The Museum of Sex Says “F*ck Art”
Inside the museum's latest erotic art exhibition
There’s a glimpse of a muscular thigh against a Suzuki motorcycle, a leather studded hat on a face obscured in shadow, a length of black chain resting near a set of vulnerable hands. When I look at artist Pacifico Silano’s “Easy Rider,” I get it. Silano brings together subsections of images culled from his collection of vintage gay pornography, and, in doing so, “creates work that is obliquely erotic, always suggesting pornographic action,” according to the Museum of Sex.
It’s the power of suggestion that’s operating at full force here, inviting us to put together stories of our own eroticism. But such an idea functions not just in Silano’s work specifically, but throughout the aforementioned museum’s new exhibition in general. Lovingly called “F*ck Art: The Body and Its Absence,” the exhibition understands that the erotic lives as much in our visual encounters as in our mental ones, stimulating whether present or absent in physical form.
A night at “F*ck Art” is soundtracked by the ambient noise of chatting couples, giggling bachelorette parties and the heavy breaths of a pornographic art film made by filmmaker cherry brice, jr. Open until midnight on weekends, the museum is as much for a date night as a girls’ night as an art night. The Museum of Sex doesn’t just occupy these spaces, but leans into them. There’s an aspect of play, but also an encouragement of a deeper understanding.
“I often feel that dynamic is what makes it such an accessible museum to people,” says consulting curator Emily Shoyer. “People will come to the Museum of Sex on a Saturday night for date night. And they’ll do that because they can both come in and have an interesting dialogue around the violent history of the J. Marion Sims gynecological tool that we have on view, but also then go and jump on a boob bouncy house, and that dichotomy reflects the full history and breadth of sexuality.”
This aligns with the museum’s mission statement, “to enable people to feel like they can openly discuss and openly experience all of the complexity of sex and sexuality historically present and in themselves,” Shoyer says, a mission that’s also on view in “F*ck Art.” Through this exhibition, some audiences may see many of these living, early-to-mid career artists for the first time. “It’s a really cool opportunity to expose them to really cutting edge art by living artists whose careers will be impacted by that exposure. So we see that this is really amplifying their work and their practice that way,” she says.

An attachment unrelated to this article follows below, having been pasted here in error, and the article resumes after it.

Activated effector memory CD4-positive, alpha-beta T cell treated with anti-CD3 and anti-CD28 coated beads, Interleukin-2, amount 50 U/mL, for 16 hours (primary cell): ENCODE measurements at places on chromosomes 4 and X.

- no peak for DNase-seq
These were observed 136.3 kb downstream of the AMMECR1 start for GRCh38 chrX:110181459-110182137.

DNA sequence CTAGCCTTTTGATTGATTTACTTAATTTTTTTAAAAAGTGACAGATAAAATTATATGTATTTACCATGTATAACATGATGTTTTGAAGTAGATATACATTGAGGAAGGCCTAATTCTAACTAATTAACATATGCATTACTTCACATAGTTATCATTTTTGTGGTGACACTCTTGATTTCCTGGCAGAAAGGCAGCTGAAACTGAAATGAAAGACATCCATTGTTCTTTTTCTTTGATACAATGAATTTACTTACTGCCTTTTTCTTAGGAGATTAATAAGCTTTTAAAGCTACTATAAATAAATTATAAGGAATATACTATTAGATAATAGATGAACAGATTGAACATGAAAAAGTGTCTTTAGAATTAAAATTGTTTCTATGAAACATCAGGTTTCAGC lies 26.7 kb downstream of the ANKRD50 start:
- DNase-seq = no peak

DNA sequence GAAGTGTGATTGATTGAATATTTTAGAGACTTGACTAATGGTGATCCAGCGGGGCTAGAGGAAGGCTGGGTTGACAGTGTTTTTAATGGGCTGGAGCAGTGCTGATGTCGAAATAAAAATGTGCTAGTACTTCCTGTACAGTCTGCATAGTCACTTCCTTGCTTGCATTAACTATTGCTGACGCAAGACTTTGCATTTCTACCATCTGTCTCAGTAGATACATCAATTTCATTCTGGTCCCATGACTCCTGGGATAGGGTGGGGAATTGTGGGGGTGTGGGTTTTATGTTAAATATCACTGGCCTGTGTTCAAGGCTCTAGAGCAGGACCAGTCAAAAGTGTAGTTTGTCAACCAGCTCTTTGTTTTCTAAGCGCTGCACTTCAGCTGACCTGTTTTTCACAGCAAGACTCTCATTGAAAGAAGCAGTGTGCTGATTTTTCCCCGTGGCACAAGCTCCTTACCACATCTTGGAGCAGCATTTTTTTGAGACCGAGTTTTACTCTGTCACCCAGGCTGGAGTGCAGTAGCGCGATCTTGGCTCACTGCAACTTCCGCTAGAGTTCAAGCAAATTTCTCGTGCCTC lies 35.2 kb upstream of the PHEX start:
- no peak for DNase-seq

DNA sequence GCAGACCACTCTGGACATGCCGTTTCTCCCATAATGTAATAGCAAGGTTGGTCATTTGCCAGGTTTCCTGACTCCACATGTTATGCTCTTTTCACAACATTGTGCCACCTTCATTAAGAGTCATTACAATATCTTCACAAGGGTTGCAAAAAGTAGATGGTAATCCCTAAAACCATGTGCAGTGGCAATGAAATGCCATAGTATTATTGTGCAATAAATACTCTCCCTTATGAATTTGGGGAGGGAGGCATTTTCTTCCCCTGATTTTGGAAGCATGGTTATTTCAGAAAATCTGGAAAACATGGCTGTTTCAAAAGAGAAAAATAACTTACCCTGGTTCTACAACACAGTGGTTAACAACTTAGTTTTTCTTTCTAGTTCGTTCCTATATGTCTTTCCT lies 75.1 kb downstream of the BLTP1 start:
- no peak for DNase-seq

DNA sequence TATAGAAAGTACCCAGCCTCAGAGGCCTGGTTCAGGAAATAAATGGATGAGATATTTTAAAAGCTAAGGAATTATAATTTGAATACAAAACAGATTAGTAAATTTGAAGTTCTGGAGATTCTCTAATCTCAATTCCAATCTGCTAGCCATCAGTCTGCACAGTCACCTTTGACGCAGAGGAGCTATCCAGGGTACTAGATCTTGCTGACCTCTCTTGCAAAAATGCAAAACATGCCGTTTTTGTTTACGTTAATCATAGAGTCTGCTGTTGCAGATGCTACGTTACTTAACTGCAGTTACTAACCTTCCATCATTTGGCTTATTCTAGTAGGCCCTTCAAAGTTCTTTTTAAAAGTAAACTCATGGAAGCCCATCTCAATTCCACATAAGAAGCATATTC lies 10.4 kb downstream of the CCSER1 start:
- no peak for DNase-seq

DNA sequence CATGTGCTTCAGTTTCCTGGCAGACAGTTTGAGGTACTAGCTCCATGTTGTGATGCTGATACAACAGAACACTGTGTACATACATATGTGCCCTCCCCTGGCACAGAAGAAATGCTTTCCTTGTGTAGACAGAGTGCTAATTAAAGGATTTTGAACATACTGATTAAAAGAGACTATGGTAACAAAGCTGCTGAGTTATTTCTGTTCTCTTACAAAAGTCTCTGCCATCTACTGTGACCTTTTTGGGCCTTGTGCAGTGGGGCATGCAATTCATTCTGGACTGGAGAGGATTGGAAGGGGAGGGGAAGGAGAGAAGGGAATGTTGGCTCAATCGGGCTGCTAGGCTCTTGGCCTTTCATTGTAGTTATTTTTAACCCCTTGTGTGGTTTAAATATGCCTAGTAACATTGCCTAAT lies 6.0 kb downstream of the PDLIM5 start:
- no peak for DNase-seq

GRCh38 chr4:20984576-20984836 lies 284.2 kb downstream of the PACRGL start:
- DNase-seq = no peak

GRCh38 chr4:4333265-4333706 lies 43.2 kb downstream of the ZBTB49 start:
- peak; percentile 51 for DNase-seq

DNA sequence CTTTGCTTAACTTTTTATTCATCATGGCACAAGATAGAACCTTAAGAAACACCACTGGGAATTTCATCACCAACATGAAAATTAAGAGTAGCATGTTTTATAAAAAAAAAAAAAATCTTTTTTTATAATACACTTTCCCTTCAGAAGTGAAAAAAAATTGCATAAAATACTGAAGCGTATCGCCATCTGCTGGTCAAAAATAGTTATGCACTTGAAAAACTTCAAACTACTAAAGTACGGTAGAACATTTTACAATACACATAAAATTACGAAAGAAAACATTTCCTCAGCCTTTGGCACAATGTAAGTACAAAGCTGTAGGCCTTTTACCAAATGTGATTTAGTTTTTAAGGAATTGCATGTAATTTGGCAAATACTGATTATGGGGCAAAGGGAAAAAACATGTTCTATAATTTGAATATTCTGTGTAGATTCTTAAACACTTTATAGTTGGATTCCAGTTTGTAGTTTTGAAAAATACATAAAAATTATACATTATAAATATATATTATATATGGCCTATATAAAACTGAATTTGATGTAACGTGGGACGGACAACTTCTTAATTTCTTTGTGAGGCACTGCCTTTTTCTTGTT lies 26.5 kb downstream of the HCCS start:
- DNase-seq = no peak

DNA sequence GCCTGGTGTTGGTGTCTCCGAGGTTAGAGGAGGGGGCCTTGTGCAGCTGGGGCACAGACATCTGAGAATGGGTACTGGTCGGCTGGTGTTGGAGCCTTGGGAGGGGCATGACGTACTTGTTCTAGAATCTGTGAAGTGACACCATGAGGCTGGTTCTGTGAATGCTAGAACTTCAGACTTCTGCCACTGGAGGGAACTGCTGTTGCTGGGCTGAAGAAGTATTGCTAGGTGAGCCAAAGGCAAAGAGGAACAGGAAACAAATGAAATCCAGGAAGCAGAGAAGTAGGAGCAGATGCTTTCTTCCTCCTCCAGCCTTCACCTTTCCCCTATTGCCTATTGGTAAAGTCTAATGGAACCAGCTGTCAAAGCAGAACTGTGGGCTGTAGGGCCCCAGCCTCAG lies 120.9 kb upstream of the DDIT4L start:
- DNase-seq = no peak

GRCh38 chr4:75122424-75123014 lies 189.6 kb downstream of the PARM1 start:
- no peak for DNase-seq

The exhibition, presented as a biennial of sorts, actually made its debut 10 years ago. The original “F*ck Art” responded to the Occupy Wall Street movement and invited street artists to “occupy the museum and display their really unabashedly sexual, erotic, subversive street artwork in the space,” according to Shoyer. “I think the title really does include both the suggestion that the work deals with fucking, with sex, but also has a little bit of that cheekiness, that playfulness, of ‘fuck art’… let’s actually disrupt our perception of what art is and what art can be.”
The new show does the same but with a different spin. This time, after assembling an ongoing list of artists whose work also dealt with an unabashed sexuality, Shoyer and curator Eve Arballo assembled an exhibition where artists across multiple genres push “the boundaries of artistic expression through both the actual work itself and through their own sexual selves and sexual identities as reflected in those pieces,” Shoyer says.
The idea of “The Body and Its Absence” emerged in response to the different ways artists took on the ideas of the erotic in their work, both more explicitly and more indirectly. The premise of the exhibition reminds me of Alfred Hitchcock’s filmmaking philosophy. To create a feeling in the audience the director preferred to limit information and let the audience’s imagination run wild. Whatever was happening in their minds might be far more powerful on screen than if he showed it to them. The same can happen with erotic art: you get one type of story with the presence of the body, one that’s maybe more literal and another with its absence (which can be more figurative) where there’s more room for interpretation.
Throughout the course of “F*ck Art” we’re offered both types of presentations. Alina Perez’s “The Disappearing Act” is a pastel, one woman’s fist disappeared inside another’s body. Jimena Croceri’s sculptures are made in sessions between two nude or partially nude people, plaster poured into spaces left between their bodies. The photographs of Croceri’s process are on view along with the sculptures, which present nameless yet intimate curves and folds. In a glass case, Pixy Liao shares the piece, “Hope from a Collection of Penises,” for which she had her partner make 100 tiny penises, one of which is on view — an act of erotic power we can’t see in the form of art we can.
“It just shows how nuanced our sexual selves are,” Shoyer says. “I feel like our society is becoming more open and accepting of the nuance, fluidity and complexity of sexual desire.” At the Museum of Sex, artists are invited to lean into this increasingly sex-forward culture, “to explore their sexual selves openly and freely without censorship in a really exciting space that demonstrates that social shift.”
I wonder what the couples traversing the gallery sporting matching pink hair or smart sneakers and sweats think as they look at the work, strolling hand-in-hand, sharing quiet whispers and pointing fingers, hands gesturing at canvases and sculptures. I wonder what discussions they’ll have about “F*ck Art” once they leave — or if they’ll just f*ck, instead. If it were up to the museum, perhaps it would be both.
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